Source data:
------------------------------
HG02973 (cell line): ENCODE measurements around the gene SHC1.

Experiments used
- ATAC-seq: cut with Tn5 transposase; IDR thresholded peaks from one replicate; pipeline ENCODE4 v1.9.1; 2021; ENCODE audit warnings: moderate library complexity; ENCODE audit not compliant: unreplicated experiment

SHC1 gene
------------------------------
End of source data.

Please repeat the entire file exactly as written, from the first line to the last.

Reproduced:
HG02973 (cell line): ENCODE measurements around the gene SHC1.

Experiments used
- ATAC-seq: cut with Tn5 transposase; IDR thresholded peaks from one replicate; pipeline ENCODE4 v1.9.1; 2021; ENCODE audit warnings: moderate library complexity; ENCODE audit not compliant: unreplicated experiment

SHC1 gene